Example XVII N,N' diisobutylhexamethylenediamine (127 grams) and 454- grams of calcium hydroxide were dispersed in two liters of dry benzene. To this dispersion was added a solution 146 grams of the bischlorofo-rmate of 2,2- dimethyl-l,3-propanediol in 1 liter of dry benzene. The solution was added slowly and the reaction mixture stirred overnight at room temperature. The reaction mixture was filtered and benzene removed from the filtrate. To the concentrate was added 2.5 liters of acetone, 700 ml. of water, and 35 grams of sodium carbonate and the mixture refluxed overnight. The acetone and water were disand the solution obtained was cast to form a film with the following properties: tenacity=0.42 g.p.d., elongation=600%, initial modulus=0.08 g.p.d., stress decay: 13%, and tensile recovery=94%.
Initial modulus is determined by measuring the initial slope of the stress-strain curve. M is stress/ strain at 50% elongation. Polymer melt temperature is the minimum temperature at which a sample of the polymer leaves a wet, molten trail as it is stroked with moderate pressure across a smooth surface of a heated brass block. Elastic recovery or tensile recovery, as used here, is the percentage return to the original length within one minute after the tension has been released from a sample which has been elongated 50% at the rate of per minute and held at 50% elongation for one minute. Stress decay is the percent loss in stress in a yarn one minute afterit has been elongated to 50% at the rate of 100% per minute.
The macrointermediate or low molecular weight polymer or prepolymer (the terms being used interchangeably here) may be any homopolymer or copo'lymer with a molecular weight above about 700, provided that it has at least two groups capable of reacting with the hydrogen atoms of hydrazine and has a functionality of two or a little above so that tractable high molecular Weight polymers may be prepared readily. Difunctional macrointermediates are usually preferred. These macromolecules may contain a single type of linkage, such as the ether linkages in the poly(alkylene oxide) glycols or the ester linkages in polyesters, or they may have more than one type of linkage, as in the polyoxythiaalkylene glycols. Even where the linkages are the same, the compositions may be copolymers, such as a copolyester or a copolyether. Copolymer formation is a useful method for modifying the properties of the low molecular weight polymer. This low molecular weight polymer or copolymer may be a polyether, polyether-thioether, polyester, polyurethane, polyurea, polyamide, polysulfonam-ide, hydrocarbons, polysiloxane, and the like. These polymer chains may contain aromatic groups, and they may be substituted with halogen, alkyl, nitro, alkoxy, and similar groups which do not interfere with the subsequent polymerization under the conditions being used. For the preparation of elastic products the proper reactants are chosen to produce a low molecular weight polymer with the required low melting point. Compounds with the desired combination of high molecular weight and low' melting point are usually obtained by interrupting the structure frequently with side chains or by introducing atoms other than carbon atoms into the main polymer chain, e.g., oxygen, sulfur, nitrogen, and silicon, as noted in the foregoing disclosure.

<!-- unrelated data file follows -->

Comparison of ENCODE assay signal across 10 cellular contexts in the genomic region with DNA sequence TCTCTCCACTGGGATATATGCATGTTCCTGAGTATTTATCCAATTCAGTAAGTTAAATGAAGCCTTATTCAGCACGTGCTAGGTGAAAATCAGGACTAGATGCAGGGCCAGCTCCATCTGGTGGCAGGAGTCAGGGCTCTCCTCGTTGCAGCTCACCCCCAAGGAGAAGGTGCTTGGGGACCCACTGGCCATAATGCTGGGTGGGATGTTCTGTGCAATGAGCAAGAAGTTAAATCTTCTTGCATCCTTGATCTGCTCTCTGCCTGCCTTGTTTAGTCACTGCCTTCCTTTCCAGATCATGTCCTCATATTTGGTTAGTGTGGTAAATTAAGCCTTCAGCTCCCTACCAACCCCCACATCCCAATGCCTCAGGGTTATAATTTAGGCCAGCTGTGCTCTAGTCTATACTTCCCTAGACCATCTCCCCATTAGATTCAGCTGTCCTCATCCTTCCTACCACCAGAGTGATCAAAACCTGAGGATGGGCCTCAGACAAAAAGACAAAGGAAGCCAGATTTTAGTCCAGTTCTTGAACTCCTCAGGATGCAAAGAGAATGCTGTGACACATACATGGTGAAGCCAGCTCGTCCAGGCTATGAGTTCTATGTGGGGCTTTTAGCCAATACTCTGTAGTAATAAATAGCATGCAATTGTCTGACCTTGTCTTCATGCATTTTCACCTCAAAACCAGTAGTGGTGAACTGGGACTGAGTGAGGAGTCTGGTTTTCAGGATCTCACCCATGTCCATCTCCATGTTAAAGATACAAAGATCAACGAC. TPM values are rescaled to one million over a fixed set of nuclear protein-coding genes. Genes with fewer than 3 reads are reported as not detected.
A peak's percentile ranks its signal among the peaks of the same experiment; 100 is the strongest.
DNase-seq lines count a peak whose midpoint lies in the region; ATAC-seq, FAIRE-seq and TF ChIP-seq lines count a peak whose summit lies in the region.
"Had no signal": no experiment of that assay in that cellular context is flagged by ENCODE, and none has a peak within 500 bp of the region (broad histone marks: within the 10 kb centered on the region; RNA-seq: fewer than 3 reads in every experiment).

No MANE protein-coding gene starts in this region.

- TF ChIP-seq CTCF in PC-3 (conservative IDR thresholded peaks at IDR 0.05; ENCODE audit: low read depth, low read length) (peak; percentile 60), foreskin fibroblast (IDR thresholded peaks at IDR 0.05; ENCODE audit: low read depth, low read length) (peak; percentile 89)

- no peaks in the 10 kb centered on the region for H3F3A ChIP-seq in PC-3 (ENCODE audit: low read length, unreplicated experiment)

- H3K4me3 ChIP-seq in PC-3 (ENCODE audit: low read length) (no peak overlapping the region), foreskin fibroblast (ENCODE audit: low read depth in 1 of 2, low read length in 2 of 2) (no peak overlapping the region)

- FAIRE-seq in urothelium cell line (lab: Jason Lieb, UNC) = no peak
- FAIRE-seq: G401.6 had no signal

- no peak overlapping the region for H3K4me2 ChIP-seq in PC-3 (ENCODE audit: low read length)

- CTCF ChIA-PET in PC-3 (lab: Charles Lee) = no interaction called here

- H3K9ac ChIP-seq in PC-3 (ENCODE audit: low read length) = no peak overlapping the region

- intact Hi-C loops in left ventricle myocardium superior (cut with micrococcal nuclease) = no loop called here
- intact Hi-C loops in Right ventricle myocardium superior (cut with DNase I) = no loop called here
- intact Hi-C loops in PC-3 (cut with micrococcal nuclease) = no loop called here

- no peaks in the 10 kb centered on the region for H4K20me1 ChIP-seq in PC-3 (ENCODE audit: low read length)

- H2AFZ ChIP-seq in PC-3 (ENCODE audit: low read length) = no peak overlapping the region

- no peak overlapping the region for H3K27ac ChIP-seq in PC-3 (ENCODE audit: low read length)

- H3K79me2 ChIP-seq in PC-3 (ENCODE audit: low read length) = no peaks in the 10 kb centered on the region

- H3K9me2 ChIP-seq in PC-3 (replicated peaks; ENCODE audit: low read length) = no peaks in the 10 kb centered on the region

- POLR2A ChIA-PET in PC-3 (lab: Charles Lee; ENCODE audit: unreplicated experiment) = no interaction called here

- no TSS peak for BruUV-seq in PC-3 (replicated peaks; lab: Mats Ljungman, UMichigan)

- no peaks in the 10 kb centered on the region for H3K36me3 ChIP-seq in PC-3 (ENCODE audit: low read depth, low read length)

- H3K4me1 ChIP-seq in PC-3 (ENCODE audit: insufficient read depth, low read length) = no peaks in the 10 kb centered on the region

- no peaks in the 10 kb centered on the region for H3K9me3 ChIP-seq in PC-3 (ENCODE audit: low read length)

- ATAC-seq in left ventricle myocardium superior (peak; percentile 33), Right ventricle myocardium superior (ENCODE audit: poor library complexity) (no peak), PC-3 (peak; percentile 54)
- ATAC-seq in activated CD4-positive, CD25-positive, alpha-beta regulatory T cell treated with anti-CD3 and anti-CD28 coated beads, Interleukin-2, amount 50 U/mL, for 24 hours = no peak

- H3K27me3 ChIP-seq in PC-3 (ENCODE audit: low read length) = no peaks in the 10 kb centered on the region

Polyurethanes suitable for use as macrointermediates can be prepared by reacting the bischloroformates of glycols, such as ethylene glycol, cyclohexane diol, propylene glycol, butylene glycol, 2,2-dimethylpropanediol, or the polyether glycols, with a primary or secondary diamine, such as hexamethylenediamine, 1,4-diaminocyclohexane, p-phenylenediamine, ethylenediarnine, propylenediamine, butylenediamine, and piperazine. The following are preferable for preparation of macrointermediates which are to be used for the preparation of elastomers particularly suited for filament applications: the aliphatic diamines, such as ethylenediamine, propylenediamine, butylenediamine, pentamethylenediamine, hexamethylenediamine, and N,N diisobutylhexamethylenediamine. Polyurerhanes derived from polyethers are far superior for use in preparing polymers which are to be cured. Many of the examples illustrate this type of macrointermediate, which contain relatively few urethane linkages and are prepared by reacting a diisocyanate with a polyether having a molecular weight above about 700.
Polyureas may be obtained by (1) reacting diamines with phosgene, (2) reacting phosgene with a diamine to form a biscarbarnyl chloride, which is reacted subsequently with another diamine or more of the same diamine to form a polyurea, or (3) by reacting a diamine with a diisocyanate. Polyamides are prepared by reacting acids or their amide-forming derivatives, particularly the acid halides with diamines. To prepare the low molecular Weight polymers required as macrointermediates for elastomers, it is preferred that all of the intermediates used to prepare these two classes of polymers be aliphatic. Lower melting products are usually obtained when long-chain or branched-chain intermediates are used. Disecondary diamines, such as N,N'-di-isobutylhexamethylene diamine, are particularly useful intermediates for preparing low melting polyureas and polyamides.